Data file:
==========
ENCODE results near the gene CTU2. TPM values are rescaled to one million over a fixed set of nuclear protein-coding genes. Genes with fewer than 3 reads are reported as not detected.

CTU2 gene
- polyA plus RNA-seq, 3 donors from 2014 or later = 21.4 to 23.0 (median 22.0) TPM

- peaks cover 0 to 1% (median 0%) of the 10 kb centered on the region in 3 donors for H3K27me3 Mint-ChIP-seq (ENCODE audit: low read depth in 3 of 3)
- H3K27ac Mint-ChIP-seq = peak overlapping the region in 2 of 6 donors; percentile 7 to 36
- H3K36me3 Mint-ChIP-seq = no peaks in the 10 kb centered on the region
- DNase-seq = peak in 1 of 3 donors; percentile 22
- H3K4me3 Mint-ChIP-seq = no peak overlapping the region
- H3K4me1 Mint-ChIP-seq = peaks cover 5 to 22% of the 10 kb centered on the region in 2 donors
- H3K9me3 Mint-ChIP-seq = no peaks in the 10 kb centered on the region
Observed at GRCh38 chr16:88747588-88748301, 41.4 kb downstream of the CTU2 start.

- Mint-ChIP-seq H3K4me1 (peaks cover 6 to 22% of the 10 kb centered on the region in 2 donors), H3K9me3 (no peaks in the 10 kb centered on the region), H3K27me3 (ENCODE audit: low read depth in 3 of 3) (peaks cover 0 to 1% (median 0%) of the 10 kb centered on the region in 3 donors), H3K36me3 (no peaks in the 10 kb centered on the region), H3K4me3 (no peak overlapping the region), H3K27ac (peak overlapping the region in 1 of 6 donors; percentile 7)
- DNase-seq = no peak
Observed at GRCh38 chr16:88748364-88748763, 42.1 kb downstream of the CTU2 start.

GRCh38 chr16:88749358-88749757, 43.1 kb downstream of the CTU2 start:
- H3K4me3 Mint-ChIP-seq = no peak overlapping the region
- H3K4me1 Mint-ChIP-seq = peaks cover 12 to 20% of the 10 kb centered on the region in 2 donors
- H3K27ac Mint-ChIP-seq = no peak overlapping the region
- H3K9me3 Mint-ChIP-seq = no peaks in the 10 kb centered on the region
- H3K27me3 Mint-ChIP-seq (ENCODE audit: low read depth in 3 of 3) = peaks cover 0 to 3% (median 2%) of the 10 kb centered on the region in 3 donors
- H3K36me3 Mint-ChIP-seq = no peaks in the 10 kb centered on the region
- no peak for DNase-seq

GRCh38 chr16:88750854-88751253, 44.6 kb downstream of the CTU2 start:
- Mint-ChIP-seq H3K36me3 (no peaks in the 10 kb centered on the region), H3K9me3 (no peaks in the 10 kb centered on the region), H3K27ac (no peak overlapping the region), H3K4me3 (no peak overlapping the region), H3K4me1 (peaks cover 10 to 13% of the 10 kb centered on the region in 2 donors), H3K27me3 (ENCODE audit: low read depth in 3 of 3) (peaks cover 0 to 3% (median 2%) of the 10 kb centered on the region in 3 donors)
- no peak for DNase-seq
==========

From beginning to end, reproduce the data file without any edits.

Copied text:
ENCODE results near the gene CTU2. TPM values are rescaled to one million over a fixed set of nuclear protein-coding genes. Genes with fewer than 3 reads are reported as not detected.

CTU2 gene
- polyA plus RNA-seq, 3 donors from 2014 or later = 21.4 to 23.0 (median 22.0) TPM

- peaks cover 0 to 1% (median 0%) of the 10 kb centered on the region in 3 donors for H3K27me3 Mint-ChIP-seq (ENCODE audit: low read depth in 3 of 3)
- H3K27ac Mint-ChIP-seq = peak overlapping the region in 2 of 6 donors; percentile 7 to 36
- H3K36me3 Mint-ChIP-seq = no peaks in the 10 kb centered on the region
- DNase-seq = peak in 1 of 3 donors; percentile 22
- H3K4me3 Mint-ChIP-seq = no peak overlapping the region
- H3K4me1 Mint-ChIP-seq = peaks cover 5 to 22% of the 10 kb centered on the region in 2 donors
- H3K9me3 Mint-ChIP-seq = no peaks in the 10 kb centered on the region
Observed at GRCh38 chr16:88747588-88748301, 41.4 kb downstream of the CTU2 start.

- Mint-ChIP-seq H3K4me1 (peaks cover 6 to 22% of the 10 kb centered on the region in 2 donors), H3K9me3 (no peaks in the 10 kb centered on the region), H3K27me3 (ENCODE audit: low read depth in 3 of 3) (peaks cover 0 to 1% (median 0%) of the 10 kb centered on the region in 3 donors), H3K36me3 (no peaks in the 10 kb centered on the region), H3K4me3 (no peak overlapping the region), H3K27ac (peak overlapping the region in 1 of 6 donors; percentile 7)
- DNase-seq = no peak
Observed at GRCh38 chr16:88748364-88748763, 42.1 kb downstream of the CTU2 start.

GRCh38 chr16:88749358-88749757, 43.1 kb downstream of the CTU2 start:
- H3K4me3 Mint-ChIP-seq = no peak overlapping the region
- H3K4me1 Mint-ChIP-seq = peaks cover 12 to 20% of the 10 kb centered on the region in 2 donors
- H3K27ac Mint-ChIP-seq = no peak overlapping the region
- H3K9me3 Mint-ChIP-seq = no peaks in the 10 kb centered on the region
- H3K27me3 Mint-ChIP-seq (ENCODE audit: low read depth in 3 of 3) = peaks cover 0 to 3% (median 2%) of the 10 kb centered on the region in 3 donors
- H3K36me3 Mint-ChIP-seq = no peaks in the 10 kb centered on the region
- no peak for DNase-seq

GRCh38 chr16:88750854-88751253, 44.6 kb downstream of the CTU2 start:
- Mint-ChIP-seq H3K36me3 (no peaks in the 10 kb centered on the region), H3K9me3 (no peaks in the 10 kb centered on the region), H3K27ac (no peak overlapping the region), H3K4me3 (no peak overlapping the region), H3K4me1 (peaks cover 10 to 13% of the 10 kb centered on the region in 2 donors), H3K27me3 (ENCODE audit: low read depth in 3 of 3) (peaks cover 0 to 3% (median 2%) of the 10 kb centered on the region in 3 donors)
- no peak for DNase-seq